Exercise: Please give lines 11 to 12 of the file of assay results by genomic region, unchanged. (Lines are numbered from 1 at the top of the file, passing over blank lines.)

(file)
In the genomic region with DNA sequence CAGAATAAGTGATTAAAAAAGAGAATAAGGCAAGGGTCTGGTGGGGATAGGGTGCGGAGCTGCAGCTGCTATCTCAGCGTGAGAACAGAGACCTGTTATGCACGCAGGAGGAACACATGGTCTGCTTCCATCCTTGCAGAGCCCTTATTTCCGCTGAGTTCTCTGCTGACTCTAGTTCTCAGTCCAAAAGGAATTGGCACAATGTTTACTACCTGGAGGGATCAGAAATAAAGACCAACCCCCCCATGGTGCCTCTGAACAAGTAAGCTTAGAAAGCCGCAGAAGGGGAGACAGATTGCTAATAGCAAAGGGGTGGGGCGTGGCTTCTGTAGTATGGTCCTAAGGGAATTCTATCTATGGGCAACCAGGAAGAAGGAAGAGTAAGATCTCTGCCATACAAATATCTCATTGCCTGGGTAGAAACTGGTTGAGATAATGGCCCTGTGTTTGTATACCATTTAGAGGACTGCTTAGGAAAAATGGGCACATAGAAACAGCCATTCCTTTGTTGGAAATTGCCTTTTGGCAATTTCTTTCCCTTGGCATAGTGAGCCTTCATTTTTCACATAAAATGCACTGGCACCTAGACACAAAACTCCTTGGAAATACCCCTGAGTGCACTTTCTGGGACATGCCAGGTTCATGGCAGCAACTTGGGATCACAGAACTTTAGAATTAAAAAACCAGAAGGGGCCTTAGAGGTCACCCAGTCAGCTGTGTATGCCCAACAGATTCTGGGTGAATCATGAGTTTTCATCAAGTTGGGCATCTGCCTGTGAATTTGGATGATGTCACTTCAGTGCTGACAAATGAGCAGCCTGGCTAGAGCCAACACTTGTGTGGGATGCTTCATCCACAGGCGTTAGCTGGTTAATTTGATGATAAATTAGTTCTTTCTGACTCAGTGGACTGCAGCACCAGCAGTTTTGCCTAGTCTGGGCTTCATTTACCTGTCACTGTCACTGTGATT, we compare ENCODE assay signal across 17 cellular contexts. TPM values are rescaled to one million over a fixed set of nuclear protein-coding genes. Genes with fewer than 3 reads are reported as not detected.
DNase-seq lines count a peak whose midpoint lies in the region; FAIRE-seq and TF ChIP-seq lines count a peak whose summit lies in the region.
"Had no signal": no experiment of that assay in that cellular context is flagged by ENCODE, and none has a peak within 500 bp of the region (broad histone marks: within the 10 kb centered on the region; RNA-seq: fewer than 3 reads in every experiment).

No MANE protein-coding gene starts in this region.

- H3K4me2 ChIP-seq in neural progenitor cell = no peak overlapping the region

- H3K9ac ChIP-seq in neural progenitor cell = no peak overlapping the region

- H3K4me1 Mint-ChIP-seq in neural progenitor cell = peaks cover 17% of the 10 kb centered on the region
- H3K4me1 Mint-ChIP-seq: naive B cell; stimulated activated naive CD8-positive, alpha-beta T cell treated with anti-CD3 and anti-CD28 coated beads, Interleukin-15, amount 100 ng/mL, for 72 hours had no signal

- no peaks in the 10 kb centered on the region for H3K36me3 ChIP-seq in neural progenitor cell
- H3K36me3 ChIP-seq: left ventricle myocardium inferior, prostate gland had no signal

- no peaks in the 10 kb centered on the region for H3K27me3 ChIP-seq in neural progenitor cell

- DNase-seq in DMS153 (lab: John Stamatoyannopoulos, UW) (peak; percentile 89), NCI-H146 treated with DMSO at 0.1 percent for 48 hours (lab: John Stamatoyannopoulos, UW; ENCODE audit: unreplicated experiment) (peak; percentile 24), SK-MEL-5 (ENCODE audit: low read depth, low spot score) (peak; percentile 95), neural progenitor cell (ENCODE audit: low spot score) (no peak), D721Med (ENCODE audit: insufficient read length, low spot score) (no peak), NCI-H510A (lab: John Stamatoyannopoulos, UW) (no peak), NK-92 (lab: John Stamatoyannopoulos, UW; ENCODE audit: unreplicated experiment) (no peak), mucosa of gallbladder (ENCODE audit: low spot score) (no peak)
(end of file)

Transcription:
- no peaks in the 10 kb centered on the region for H3K27me3 ChIP-seq in neural progenitor cell

- DNase-seq in DMS153 (lab: John Stamatoyannopoulos, UW) (peak; percentile 89), NCI-H146 treated with DMSO at 0.1 percent for 48 hours (lab: John Stamatoyannopoulos, UW; ENCODE audit: unreplicated experiment) (peak; percentile 24), SK-MEL-5 (ENCODE audit: low read depth, low spot score) (peak; percentile 95), neural progenitor cell (ENCODE audit: low spot score) (no peak), D721Med (ENCODE audit: insufficient read length, low spot score) (no peak), NCI-H510A (lab: John Stamatoyannopoulos, UW) (no peak), NK-92 (lab: John Stamatoyannopoulos, UW; ENCODE audit: unreplicated experiment) (no peak), mucosa of gallbladder (ENCODE audit: low spot score) (no peak)